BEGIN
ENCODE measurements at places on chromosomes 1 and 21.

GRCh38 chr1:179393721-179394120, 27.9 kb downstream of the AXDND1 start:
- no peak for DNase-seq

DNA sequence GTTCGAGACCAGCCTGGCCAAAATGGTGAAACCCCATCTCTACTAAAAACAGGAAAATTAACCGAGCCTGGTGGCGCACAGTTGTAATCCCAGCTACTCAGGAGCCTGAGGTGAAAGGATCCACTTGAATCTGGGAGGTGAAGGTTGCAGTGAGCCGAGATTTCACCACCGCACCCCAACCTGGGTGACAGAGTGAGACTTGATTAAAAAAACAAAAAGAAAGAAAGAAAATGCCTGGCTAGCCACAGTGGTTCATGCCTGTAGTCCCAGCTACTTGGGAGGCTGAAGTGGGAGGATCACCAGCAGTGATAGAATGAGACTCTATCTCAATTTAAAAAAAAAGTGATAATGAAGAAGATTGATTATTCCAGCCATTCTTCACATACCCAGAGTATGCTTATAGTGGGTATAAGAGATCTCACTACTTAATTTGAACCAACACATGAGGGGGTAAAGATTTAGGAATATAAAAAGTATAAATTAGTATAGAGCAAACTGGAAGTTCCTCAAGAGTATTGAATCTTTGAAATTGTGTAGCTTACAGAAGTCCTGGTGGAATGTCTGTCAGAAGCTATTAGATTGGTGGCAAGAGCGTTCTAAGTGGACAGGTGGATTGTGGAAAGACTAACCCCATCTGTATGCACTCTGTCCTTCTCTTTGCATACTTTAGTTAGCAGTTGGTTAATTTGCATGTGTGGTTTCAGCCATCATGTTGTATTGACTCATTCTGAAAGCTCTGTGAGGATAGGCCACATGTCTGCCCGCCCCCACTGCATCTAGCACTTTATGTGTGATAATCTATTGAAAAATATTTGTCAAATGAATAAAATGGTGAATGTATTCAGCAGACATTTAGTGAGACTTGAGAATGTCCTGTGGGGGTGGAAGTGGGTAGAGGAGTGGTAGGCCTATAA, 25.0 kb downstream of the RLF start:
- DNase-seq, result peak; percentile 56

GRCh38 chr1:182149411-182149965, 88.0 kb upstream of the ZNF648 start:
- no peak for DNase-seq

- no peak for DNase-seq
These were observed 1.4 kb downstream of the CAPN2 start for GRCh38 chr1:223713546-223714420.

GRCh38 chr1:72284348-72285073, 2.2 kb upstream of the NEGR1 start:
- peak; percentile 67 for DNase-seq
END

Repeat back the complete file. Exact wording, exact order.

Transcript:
ENCODE measurements at places on chromosomes 1 and 21.

GRCh38 chr1:179393721-179394120, 27.9 kb downstream of the AXDND1 start:
- no peak for DNase-seq

DNA sequence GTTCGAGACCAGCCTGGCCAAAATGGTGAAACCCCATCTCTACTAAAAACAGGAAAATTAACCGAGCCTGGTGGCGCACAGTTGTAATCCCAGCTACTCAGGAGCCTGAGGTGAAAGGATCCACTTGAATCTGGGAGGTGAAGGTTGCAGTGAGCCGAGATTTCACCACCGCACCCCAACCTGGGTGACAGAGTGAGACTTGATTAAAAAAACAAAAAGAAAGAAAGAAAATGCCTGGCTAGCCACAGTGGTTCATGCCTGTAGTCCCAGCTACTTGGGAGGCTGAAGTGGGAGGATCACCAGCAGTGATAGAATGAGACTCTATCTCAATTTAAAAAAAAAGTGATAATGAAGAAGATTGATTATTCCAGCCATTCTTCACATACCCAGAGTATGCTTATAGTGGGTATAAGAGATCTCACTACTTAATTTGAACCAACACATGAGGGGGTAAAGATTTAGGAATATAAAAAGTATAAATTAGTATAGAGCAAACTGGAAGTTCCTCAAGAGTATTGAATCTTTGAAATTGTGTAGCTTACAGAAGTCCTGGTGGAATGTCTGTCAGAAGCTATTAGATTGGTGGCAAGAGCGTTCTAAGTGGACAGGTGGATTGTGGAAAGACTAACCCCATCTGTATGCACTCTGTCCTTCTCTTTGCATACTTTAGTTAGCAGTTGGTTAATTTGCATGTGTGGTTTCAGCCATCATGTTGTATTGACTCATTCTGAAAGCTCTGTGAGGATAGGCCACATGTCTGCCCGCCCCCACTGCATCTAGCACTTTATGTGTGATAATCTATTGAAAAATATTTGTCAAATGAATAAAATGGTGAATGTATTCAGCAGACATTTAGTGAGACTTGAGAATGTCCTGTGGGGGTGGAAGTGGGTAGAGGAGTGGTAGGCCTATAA, 25.0 kb downstream of the RLF start:
- DNase-seq, result peak; percentile 56

GRCh38 chr1:182149411-182149965, 88.0 kb upstream of the ZNF648 start:
- no peak for DNase-seq

- no peak for DNase-seq
These were observed 1.4 kb downstream of the CAPN2 start for GRCh38 chr1:223713546-223714420.

GRCh38 chr1:72284348-72285073, 2.2 kb upstream of the NEGR1 start:
- peak; percentile 67 for DNase-seq